2.2. Production Cross Sections

In this section we determine the production cross section of heavy neutrino discovery at LHC for various CM energies, 5,7,10 and 14 TeV using MadGraph5/MadEvent and PYTHIA8 programs. We consider the production channel of heavy neutrino pair production via the boson decay. The distinctive features of the B-L model take place because the heavy neutrinos decay predominantly to SM gauge bosons in association with a lepton (either charged or neutral, depending on the electrical nature of the SM gauge boson). Also, once heavy neutrinos are pair-produced via the boson, they give rise to novel and spectacular multi-lepton decay modes of the intermediate boson. Thus the rate for the pair production of the heavy neutrinos depends on the mass of the and the strength of the B-L coupling.

The pair production of heavy neutrino via gauge boson exchange in the s-channel has the following Feynman diagram (Figure 2)

The process can be tested at the LHC (for Ös =5,7,10 and d 14 TeV CM energy) if we take the value of the total integrated luminosity 1 fb−1 and take the maximum value of the cross section to be 180 fb for mass of = 700 GeV and = 0.2. For mass of vh = 100 GeV as in Figure 3 we can say that approx. 180 events are produced according to the relation

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Figure 1. Heavy neutrino branching ratios versus its mass at  = 120 GeV and  = 450 GeV and g'1 = 0.2.

Figure 2. Feynman diagram for Heavy Neutrino pair production.

Figure 3. Heavy neutrino pair production cross sections s at the LHC (for Ös = 5,7,10 and 14 TeV, mass = 0.7 TeV and = 0.2).

where N is the number of events and L is the total integrated luminosity and s is the production cross section. Also we can deduce from Figure 3 that the production cross section depends on the boson mass and the value of the g'1 coupling and as we will see later in addition to the LHC CM energy.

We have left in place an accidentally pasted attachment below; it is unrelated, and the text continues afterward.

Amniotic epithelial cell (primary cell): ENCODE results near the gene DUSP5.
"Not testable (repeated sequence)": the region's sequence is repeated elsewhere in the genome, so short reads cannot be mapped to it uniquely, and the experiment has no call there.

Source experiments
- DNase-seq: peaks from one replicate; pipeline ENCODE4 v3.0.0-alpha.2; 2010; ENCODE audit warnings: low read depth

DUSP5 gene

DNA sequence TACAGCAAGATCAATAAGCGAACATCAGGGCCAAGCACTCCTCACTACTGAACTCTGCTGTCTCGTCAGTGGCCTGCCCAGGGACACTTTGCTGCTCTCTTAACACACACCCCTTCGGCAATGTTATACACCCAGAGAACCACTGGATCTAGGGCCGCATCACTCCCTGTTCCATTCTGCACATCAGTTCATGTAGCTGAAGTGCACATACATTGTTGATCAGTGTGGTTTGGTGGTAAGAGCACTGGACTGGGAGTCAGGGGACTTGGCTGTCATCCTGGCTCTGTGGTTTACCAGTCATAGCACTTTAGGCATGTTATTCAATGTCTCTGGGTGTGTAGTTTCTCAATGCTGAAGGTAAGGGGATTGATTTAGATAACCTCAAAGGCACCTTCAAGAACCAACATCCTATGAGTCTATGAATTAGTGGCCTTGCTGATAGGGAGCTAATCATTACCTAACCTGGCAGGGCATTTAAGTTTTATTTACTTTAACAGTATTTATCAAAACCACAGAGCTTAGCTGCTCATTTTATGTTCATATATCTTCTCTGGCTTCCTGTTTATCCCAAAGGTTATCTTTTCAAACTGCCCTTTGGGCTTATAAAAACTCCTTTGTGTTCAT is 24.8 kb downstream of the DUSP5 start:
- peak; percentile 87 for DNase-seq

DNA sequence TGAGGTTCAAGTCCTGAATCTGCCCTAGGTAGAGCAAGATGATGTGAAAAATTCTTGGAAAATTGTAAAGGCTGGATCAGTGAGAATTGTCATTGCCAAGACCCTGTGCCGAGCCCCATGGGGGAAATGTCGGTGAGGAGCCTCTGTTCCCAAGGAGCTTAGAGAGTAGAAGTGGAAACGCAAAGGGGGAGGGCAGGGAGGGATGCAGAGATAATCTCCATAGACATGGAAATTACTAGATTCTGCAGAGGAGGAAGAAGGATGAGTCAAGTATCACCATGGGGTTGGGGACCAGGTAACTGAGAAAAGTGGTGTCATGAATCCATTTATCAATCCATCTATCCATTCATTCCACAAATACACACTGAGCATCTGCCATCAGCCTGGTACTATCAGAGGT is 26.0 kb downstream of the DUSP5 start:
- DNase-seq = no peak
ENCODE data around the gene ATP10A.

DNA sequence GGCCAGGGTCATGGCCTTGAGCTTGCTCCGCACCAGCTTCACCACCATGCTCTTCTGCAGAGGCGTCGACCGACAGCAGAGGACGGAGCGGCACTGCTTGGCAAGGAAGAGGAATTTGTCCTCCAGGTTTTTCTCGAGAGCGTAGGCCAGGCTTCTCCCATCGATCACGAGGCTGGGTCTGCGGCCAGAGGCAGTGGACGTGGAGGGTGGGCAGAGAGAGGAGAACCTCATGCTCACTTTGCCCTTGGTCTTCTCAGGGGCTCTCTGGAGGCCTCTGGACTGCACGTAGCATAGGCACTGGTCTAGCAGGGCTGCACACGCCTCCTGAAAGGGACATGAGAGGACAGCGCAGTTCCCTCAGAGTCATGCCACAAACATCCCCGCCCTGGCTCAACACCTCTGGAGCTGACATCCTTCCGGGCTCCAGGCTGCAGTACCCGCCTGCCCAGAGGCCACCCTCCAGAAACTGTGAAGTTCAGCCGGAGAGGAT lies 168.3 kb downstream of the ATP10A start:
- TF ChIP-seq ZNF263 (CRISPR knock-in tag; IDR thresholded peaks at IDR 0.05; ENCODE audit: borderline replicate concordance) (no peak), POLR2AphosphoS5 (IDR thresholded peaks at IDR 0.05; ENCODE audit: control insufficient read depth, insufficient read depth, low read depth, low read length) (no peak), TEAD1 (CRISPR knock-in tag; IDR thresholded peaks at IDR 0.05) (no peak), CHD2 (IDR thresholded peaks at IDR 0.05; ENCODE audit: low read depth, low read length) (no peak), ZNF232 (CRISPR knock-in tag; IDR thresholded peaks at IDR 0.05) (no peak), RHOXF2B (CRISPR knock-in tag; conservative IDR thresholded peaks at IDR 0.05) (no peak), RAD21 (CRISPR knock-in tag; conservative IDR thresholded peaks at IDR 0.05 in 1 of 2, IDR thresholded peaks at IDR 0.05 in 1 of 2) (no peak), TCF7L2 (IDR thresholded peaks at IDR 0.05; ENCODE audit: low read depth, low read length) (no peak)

Figure 4 shows that When mass is 1 TeV and LHC CM energy is 10 TeV and g'1 = 0.2 the maximum production cross section is 45 fb. Comparing this by Figure 3 we find that the cross section is 180 fb at mass 0.7 TeV and = 0.2, hence the cross section of the heavy neutrino pair production depend on mass and decrease with the increase of mass.

Similar results are shown in Figures 5 and 6. From Figures 3-6 we note that the production cross section decrease with increasing mass at fixed value of. So the production cross section is enhanced due to the resonant contribution from the exchange in the schannel but falls rapidly with increasing heavy neutrino mass. Figure 7 shows the behavior of the cross section for different values of the coupling constant and energies.

Figure 4. Heavy neutrino pair production cross sections s at the LHC (for Ös =5,7,10 and 14 TeV, mass = 1 TeV and = 0.2).

Figure 5. Heavy neutrino pair production cross sections s at the LHC (for Ös = 5,7,10 and 14 TeV, mass = 1.5 TeV and g'1 = 0.2).

Figure 6. Heavy neutrino pair production cross sections s at the LHC (for Ös =5, 7 , 10 and 14 TeV, mass = 2 TeV and = 0.2).

Figure 7. Heavy neutrino pair production cross sections at the LHC for different values of g'1 (for Ös =5, 7 ,10 and 14 TeV, mass = 1.5 TeV).

The dominant production mode for the heavy neutrinos at the LHC will be through the Drell-Yan mechanism [10] with in the s-channel.

3.3. Heavy Neutrino Decays

The detection of the signal coming from the pair production of the heavy neutrinos in the B-L model at LHC will be through very clean signal for four charged leptons in the final states and missing energy due to the associated neutrinos. The first heavy neutrino dominant decay is to a W+ boson and a charged lepton here is e+ and the second heavy neutrino decays to Z boson and a light neutrino. We can have the following final states as our signal (see Figure 8 below)

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In our simulation for heavy neutrino detection at LHC

Figure 8. Feynman diagram for heavy neutrino pair production and its decay in B-L model.

using MadGraph5/Madevent and PYTHIA8 we will put some kinematics cuts to be taken into account when selecting the final states with four leptons and missing energy (momentum):

1) For the charged leptons momentum and pseudo rapidity we take:

and

2) The minimum missing transverse energy cut is

3) For resolving different leptons in the detector we put

4) The minimum cut for the invariant mass for lepton pair will be

and for our simulation we choose the total integrated Luminosity: